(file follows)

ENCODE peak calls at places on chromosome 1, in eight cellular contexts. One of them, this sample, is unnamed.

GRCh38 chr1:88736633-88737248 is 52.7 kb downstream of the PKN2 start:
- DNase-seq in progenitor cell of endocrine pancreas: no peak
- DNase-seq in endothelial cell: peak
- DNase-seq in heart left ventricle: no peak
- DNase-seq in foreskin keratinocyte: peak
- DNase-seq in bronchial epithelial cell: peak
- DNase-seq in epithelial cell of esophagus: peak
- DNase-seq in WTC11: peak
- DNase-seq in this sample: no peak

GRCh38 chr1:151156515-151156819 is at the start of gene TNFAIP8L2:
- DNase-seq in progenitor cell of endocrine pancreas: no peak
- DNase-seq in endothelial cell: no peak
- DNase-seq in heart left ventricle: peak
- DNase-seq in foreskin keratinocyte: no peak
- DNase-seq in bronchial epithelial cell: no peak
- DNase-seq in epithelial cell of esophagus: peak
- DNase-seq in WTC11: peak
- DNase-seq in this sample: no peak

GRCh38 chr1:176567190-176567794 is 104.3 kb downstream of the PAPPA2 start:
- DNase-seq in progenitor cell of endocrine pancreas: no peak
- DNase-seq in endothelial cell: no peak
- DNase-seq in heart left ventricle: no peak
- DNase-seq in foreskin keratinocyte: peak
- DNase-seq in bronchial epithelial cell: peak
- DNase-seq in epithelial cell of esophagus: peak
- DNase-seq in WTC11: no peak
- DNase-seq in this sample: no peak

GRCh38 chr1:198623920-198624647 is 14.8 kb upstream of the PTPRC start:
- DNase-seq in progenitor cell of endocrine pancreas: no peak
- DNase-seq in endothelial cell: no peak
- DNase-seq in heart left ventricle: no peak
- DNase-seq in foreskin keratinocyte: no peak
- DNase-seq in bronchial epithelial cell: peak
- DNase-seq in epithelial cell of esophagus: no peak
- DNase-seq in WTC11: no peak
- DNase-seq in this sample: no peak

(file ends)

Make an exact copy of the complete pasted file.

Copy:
ENCODE peak calls at places on chromosome 1, in eight cellular contexts. One of them, this sample, is unnamed.

GRCh38 chr1:88736633-88737248 is 52.7 kb downstream of the PKN2 start:
- DNase-seq in progenitor cell of endocrine pancreas: no peak
- DNase-seq in endothelial cell: peak
- DNase-seq in heart left ventricle: no peak
- DNase-seq in foreskin keratinocyte: peak
- DNase-seq in bronchial epithelial cell: peak
- DNase-seq in epithelial cell of esophagus: peak
- DNase-seq in WTC11: peak
- DNase-seq in this sample: no peak

GRCh38 chr1:151156515-151156819 is at the start of gene TNFAIP8L2:
- DNase-seq in progenitor cell of endocrine pancreas: no peak
- DNase-seq in endothelial cell: no peak
- DNase-seq in heart left ventricle: peak
- DNase-seq in foreskin keratinocyte: no peak
- DNase-seq in bronchial epithelial cell: no peak
- DNase-seq in epithelial cell of esophagus: peak
- DNase-seq in WTC11: peak
- DNase-seq in this sample: no peak

GRCh38 chr1:176567190-176567794 is 104.3 kb downstream of the PAPPA2 start:
- DNase-seq in progenitor cell of endocrine pancreas: no peak
- DNase-seq in endothelial cell: no peak
- DNase-seq in heart left ventricle: no peak
- DNase-seq in foreskin keratinocyte: peak
- DNase-seq in bronchial epithelial cell: peak
- DNase-seq in epithelial cell of esophagus: peak
- DNase-seq in WTC11: no peak
- DNase-seq in this sample: no peak

GRCh38 chr1:198623920-198624647 is 14.8 kb upstream of the PTPRC start:
- DNase-seq in progenitor cell of endocrine pancreas: no peak
- DNase-seq in endothelial cell: no peak
- DNase-seq in heart left ventricle: no peak
- DNase-seq in foreskin keratinocyte: no peak
- DNase-seq in bronchial epithelial cell: peak
- DNase-seq in epithelial cell of esophagus: no peak
- DNase-seq in WTC11: no peak
- DNase-seq in this sample: no peak